Hey, What's the Big Idea?
Your readers are hungry for a why
You’ve heard this line from Donald Duck.
It’s a question the character Lina Lamont asked, in “Singin’ In the Rain.”
The Three Stooges used it, and I’m pretty sure I heard it from James Cagney, too.
“What’s the big idea?”
As an editor for a Medium publication for new writers, and as a poet who sometimes struggles to write more concretely, this is the single biggest hurdle I see in the words I read (and the ones I write, myself!):
What. Is. The. Big. Idea.
You think it’s simple. You set off with it fixed in your mind, a place you’ll navigate to with the GPS of your writing. But sticking to it is hard. Especially with stories—stories can pull you off course if you’re not careful.
Today’s issue is all about navigating your readers with care to their destination: your big idea.
Because it stinks to realize you’re 83% done with a piece and it doesn’t arrive anywhere close to where you’d intended.
It feels like Point Nemo.
Don’t write to Point Nemo.
Point Nemo is the location on Earth farthest from land, surrounded by more than 1600 km (1000 miles) of ocean in every direction
The closest other humans would be in the ISS 400 km (250 miles) up
— Latest in space (@latestinspace)
Feb 21, 2023
Learned: need a book on story? Try this one. Also, how’s your Rate of Revelation?
Loved: that Baymax story, finally—plus one writer you should read.
Curious: Silo, and a book of made-up words
I’ve recently finished Stories That Stick, by Kindra Hall, and found it a great tactical guide on understanding different types of stories—Founder, Value, Purpose, Customer—and how each one has its own big idea.
Hall gives nice breakdowns of each story type, how to write toward its big idea, along with tips on how to find good stories (which can be 98.4% of the battle). Full writeup here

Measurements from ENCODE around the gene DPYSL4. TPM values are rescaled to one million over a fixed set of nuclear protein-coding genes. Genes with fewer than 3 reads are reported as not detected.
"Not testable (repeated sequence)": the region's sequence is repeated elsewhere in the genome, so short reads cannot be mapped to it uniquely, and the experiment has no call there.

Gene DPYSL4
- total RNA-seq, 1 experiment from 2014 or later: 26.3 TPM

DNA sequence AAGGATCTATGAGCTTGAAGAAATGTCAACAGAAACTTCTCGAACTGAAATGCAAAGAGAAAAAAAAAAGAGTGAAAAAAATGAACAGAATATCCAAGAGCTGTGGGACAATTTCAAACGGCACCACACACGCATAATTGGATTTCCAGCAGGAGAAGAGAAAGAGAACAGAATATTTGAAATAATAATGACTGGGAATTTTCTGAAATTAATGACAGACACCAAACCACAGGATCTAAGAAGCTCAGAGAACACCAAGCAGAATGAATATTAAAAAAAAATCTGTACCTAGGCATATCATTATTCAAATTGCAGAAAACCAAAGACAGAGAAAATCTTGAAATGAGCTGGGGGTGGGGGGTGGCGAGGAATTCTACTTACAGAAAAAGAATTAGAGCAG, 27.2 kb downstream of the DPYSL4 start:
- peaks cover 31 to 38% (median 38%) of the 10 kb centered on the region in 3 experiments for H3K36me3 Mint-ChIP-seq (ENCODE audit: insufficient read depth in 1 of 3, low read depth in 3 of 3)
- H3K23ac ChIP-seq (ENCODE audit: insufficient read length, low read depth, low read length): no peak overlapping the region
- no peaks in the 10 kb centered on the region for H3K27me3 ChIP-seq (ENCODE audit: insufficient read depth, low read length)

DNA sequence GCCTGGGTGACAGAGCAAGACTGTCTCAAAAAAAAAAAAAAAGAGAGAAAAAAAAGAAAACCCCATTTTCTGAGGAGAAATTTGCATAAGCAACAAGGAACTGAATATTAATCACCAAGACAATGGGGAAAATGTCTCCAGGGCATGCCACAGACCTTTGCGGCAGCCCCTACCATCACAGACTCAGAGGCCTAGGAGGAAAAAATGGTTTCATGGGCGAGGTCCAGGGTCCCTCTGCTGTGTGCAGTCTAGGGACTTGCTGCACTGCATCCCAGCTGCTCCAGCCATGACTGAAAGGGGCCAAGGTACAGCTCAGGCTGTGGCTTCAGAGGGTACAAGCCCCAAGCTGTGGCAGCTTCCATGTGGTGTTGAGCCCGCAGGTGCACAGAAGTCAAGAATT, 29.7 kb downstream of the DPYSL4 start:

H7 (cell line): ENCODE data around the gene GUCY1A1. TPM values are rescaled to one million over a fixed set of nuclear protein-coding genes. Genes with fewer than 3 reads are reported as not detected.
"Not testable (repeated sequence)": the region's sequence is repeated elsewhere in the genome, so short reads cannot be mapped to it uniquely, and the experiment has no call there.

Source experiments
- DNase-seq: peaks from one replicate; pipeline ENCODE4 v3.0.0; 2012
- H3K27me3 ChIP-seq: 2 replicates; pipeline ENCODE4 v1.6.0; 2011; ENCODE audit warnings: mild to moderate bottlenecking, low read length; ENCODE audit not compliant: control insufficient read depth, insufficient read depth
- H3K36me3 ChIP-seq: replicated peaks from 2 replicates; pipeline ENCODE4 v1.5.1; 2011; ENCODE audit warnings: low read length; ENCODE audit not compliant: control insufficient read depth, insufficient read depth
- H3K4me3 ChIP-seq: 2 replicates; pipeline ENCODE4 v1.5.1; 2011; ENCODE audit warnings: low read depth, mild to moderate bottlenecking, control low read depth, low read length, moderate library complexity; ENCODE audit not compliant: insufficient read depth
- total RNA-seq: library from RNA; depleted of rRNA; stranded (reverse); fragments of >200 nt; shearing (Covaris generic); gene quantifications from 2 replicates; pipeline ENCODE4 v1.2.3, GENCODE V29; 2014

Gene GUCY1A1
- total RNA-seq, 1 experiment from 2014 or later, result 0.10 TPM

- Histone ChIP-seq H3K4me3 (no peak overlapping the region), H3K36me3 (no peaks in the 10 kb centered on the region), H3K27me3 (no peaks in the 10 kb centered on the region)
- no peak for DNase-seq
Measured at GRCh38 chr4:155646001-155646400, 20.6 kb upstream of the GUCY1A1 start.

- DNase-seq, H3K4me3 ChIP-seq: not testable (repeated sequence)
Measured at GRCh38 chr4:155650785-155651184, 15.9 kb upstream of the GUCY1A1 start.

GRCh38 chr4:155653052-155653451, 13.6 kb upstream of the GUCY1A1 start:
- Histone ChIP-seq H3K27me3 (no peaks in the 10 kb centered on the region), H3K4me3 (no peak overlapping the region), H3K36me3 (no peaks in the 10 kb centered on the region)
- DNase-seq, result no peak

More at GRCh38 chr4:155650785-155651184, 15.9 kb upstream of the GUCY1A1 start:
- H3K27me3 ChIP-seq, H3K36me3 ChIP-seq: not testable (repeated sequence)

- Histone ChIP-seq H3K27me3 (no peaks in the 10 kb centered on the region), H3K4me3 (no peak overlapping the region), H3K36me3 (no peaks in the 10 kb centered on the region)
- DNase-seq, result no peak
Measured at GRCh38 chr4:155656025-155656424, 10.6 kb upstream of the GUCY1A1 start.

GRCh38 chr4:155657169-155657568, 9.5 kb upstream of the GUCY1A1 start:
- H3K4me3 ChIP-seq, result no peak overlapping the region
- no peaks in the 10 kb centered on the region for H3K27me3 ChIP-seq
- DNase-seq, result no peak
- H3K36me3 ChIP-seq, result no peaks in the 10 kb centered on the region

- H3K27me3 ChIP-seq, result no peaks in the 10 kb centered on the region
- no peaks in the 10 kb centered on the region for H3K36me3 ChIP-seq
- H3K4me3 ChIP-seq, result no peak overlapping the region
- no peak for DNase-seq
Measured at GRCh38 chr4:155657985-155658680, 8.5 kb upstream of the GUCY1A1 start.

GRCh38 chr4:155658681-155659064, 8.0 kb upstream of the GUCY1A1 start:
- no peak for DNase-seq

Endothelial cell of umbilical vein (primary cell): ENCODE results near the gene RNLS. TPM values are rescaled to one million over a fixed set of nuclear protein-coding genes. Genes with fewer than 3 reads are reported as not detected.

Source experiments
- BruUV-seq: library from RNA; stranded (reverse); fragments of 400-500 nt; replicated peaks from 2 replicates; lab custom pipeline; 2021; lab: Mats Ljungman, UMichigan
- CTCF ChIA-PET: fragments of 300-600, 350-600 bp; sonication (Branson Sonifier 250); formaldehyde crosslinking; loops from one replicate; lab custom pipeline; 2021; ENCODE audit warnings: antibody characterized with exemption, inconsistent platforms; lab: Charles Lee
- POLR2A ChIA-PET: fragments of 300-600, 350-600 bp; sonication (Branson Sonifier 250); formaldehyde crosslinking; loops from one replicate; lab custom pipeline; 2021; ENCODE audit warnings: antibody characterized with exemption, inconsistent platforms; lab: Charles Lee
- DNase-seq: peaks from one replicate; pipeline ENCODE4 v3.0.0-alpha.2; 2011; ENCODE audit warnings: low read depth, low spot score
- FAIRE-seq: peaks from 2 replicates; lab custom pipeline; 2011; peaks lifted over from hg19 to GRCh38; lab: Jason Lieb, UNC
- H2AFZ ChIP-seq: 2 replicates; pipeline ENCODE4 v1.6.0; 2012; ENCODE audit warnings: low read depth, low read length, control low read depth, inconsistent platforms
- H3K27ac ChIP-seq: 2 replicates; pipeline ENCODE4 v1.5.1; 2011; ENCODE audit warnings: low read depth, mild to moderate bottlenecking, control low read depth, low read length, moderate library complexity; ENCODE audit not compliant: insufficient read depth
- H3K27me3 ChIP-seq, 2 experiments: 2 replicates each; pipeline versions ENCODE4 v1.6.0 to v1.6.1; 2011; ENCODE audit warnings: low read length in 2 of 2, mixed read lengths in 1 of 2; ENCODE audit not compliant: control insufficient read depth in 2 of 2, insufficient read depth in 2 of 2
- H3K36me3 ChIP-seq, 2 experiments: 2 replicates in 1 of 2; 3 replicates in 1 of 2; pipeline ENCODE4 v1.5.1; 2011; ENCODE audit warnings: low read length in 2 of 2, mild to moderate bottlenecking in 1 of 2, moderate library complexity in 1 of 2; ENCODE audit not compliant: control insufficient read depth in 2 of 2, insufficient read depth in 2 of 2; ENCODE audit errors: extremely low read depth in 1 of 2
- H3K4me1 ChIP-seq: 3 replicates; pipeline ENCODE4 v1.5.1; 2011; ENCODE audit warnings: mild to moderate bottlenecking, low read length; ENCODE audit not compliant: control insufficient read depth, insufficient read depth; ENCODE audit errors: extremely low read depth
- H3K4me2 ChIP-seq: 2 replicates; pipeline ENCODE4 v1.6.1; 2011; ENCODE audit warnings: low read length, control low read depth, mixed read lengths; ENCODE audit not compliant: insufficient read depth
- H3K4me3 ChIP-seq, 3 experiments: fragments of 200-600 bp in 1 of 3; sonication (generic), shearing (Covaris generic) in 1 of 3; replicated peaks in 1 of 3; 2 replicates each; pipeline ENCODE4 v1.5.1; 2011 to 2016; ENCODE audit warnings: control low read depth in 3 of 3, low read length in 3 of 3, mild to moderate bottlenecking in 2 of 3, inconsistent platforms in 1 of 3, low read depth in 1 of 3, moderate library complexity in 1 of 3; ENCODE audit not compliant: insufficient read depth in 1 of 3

I learned a new term this month. Somehow it missed me through all my schooling, but now that I know it I’m seeing it everywhere. Maybe you will, too.
It’s critical for keeping readers engaged—and staying on target as you write toward your Big Idea. It’s called the Rate of Revelation . . .
Remember the Baymax story? I finally finished it: check out how my son made me cry on vacation.
While you’re at it, check out Michael Thompson.
Michael’s a writer who inspires me to write things like the Baymax story. I admire how he weaves the personal and the big idea together so well, and he’s on my shortlist of writers to emulate.
(side note, always have a list of writers you want to emulate—read and sit with their work often)
Here are some great pieces Michael’s written on story:
Anyone out there watching the Apple TV series Silo?
It’s a futuristic story about a community of 10,000 people who live in a structure they only know as The Silo. They’ve never been outside (most of them), and have an informal class structure based on the vertical level a person is from, or works in.
The show is based on the books series of author Hugh Howey (no, I haven’t read them; I’m more a fantasy reader versus science fiction).
I’ve been watching weekly for a month or so, and while I’m as impressed as ever by the AppleTV quality and production value, the series falls a bit flat for me. It just doesn’t quite click and I haven’t been sure why.
I have an idea though, that has to do with rate of revelation. It may require me watching The Martian, and maybe even some old Game of Thrones. I might even throw in some The Last of Us for good measure.
Clearly this will be a terrible pursuit, and a very dark time. More soon!
One for the word nerds out there.
Take a look at the Dictionary of Obscure Sorrows. Working my way through the Kindle sample and it’s unlike anything else I’ve read—it has me curious for more. The author catalogs made-up words that sound like obscure words for emotions we can’t quite describe.
Here’s an example:
🧠 and ❤️